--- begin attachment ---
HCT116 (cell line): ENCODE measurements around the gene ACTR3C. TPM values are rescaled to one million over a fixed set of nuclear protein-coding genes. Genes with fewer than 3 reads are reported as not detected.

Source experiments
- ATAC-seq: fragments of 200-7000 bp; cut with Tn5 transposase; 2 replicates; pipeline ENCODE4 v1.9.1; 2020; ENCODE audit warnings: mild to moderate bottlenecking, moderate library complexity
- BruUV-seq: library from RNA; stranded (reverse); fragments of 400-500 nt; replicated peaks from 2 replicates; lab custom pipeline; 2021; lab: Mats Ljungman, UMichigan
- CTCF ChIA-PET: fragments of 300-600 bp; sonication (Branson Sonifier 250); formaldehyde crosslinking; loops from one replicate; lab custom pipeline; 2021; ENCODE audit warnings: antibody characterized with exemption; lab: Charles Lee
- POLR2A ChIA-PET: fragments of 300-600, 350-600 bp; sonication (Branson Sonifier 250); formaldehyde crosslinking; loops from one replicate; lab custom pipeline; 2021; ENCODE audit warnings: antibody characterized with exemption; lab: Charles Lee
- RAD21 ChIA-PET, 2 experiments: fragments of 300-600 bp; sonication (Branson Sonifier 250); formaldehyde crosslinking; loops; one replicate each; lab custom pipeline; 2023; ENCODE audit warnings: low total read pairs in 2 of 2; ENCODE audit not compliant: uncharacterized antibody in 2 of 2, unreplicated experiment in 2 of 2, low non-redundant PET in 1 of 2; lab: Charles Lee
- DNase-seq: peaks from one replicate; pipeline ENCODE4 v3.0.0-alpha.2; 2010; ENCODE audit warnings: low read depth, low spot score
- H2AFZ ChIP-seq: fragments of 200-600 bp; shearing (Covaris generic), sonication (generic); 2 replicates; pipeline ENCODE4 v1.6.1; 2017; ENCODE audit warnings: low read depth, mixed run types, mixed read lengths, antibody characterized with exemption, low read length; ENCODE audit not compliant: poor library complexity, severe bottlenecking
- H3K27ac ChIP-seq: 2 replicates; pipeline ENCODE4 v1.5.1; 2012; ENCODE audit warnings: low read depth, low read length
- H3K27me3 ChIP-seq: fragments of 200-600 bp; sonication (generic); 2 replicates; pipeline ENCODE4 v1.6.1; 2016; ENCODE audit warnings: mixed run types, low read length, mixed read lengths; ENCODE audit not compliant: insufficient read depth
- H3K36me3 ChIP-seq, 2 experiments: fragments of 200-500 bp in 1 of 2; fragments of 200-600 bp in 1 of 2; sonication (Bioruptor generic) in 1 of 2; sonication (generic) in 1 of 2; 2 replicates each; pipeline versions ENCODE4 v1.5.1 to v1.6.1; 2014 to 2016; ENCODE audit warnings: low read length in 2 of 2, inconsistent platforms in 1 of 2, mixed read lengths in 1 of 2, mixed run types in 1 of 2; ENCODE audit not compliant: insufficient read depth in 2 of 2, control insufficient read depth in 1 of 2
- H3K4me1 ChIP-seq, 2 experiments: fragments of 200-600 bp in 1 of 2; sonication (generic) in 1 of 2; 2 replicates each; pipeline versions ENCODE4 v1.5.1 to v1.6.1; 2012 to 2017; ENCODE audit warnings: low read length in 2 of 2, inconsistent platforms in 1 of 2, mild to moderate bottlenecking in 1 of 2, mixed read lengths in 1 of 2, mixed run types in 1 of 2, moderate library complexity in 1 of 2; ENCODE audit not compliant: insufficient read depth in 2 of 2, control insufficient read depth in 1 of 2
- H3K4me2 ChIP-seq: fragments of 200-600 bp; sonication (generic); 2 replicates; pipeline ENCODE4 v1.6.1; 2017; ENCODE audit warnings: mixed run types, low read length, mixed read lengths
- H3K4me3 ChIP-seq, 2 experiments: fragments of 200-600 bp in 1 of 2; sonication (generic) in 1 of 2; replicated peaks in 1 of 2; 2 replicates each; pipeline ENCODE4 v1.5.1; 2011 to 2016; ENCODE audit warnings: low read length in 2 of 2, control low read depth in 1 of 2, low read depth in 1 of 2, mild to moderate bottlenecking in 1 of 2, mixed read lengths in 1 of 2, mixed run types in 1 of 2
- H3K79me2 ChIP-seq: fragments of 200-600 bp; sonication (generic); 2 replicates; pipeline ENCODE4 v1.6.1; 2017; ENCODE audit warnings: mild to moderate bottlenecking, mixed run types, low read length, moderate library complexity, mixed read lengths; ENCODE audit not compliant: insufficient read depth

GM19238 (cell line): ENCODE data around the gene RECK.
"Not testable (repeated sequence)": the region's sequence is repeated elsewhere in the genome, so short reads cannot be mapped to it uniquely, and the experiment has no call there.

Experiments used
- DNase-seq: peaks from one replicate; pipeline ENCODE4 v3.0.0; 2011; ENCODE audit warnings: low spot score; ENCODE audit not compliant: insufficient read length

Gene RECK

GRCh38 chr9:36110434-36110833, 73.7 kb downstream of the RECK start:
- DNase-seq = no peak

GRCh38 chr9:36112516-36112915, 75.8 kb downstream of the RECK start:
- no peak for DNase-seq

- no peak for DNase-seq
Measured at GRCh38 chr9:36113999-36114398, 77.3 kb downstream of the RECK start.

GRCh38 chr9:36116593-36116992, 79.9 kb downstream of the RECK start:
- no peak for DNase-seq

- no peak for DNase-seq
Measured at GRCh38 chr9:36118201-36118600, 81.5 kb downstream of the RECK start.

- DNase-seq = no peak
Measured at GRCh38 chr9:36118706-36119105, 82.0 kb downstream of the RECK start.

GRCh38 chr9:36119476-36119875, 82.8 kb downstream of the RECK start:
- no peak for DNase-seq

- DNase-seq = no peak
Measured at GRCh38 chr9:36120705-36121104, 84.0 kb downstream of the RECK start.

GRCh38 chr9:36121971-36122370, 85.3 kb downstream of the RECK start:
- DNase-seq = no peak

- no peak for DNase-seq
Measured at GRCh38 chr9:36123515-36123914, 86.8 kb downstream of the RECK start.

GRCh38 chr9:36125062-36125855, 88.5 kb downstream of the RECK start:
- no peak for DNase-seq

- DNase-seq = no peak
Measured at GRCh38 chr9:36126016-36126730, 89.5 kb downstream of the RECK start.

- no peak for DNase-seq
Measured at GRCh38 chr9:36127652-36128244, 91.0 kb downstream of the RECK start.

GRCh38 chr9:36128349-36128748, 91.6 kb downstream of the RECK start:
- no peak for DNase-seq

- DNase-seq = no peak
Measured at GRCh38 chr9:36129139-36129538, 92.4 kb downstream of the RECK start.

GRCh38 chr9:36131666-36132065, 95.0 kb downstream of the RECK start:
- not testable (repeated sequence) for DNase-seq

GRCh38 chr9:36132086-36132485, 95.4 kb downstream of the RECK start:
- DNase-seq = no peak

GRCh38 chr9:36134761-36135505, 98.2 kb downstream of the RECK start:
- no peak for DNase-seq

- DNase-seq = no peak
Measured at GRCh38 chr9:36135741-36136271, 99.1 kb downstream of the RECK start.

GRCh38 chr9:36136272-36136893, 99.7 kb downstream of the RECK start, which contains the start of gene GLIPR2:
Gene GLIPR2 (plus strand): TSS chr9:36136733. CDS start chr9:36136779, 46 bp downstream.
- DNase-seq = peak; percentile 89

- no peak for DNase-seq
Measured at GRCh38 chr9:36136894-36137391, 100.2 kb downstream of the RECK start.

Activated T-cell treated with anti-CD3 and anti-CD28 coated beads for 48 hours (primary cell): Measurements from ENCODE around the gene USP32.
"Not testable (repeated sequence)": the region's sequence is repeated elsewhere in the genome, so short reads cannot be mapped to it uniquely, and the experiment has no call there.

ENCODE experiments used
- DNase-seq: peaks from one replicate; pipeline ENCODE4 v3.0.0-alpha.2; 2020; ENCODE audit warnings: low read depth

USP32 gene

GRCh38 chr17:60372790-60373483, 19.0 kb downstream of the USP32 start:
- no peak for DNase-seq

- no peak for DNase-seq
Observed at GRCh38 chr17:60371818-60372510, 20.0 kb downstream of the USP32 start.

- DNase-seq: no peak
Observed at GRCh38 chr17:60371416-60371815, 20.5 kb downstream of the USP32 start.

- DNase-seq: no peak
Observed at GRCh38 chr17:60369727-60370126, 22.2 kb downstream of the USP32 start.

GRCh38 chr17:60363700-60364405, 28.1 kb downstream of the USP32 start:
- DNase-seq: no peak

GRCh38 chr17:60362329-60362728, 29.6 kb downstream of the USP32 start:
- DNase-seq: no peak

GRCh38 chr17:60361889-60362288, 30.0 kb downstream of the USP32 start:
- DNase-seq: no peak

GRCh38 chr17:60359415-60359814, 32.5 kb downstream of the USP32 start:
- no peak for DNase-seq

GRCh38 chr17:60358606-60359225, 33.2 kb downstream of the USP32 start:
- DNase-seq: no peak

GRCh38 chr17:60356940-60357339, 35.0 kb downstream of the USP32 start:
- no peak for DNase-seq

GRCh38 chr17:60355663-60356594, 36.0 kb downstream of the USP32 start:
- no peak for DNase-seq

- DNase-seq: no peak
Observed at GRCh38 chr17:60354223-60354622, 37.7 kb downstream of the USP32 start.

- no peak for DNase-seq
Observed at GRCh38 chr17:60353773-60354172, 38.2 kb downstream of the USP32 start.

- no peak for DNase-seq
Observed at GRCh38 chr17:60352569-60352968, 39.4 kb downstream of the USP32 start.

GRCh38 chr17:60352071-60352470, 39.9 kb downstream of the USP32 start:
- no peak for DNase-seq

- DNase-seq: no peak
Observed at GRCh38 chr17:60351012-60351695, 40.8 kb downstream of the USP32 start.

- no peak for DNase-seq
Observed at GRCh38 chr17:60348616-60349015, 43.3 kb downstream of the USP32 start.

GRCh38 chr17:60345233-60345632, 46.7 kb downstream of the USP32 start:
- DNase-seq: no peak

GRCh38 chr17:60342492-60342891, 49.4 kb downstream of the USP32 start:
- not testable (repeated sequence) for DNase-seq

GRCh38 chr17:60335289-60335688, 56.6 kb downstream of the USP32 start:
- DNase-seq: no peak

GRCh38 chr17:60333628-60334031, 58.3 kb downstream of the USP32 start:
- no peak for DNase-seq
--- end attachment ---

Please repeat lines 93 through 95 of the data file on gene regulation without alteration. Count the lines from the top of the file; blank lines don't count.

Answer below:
Observed at GRCh38 chr17:60354223-60354622, 37.7 kb downstream of the USP32 start.

- no peak for DNase-seq
Observed at GRCh38 chr17:60353773-60354172, 38.2 kb downstream of the USP32 start.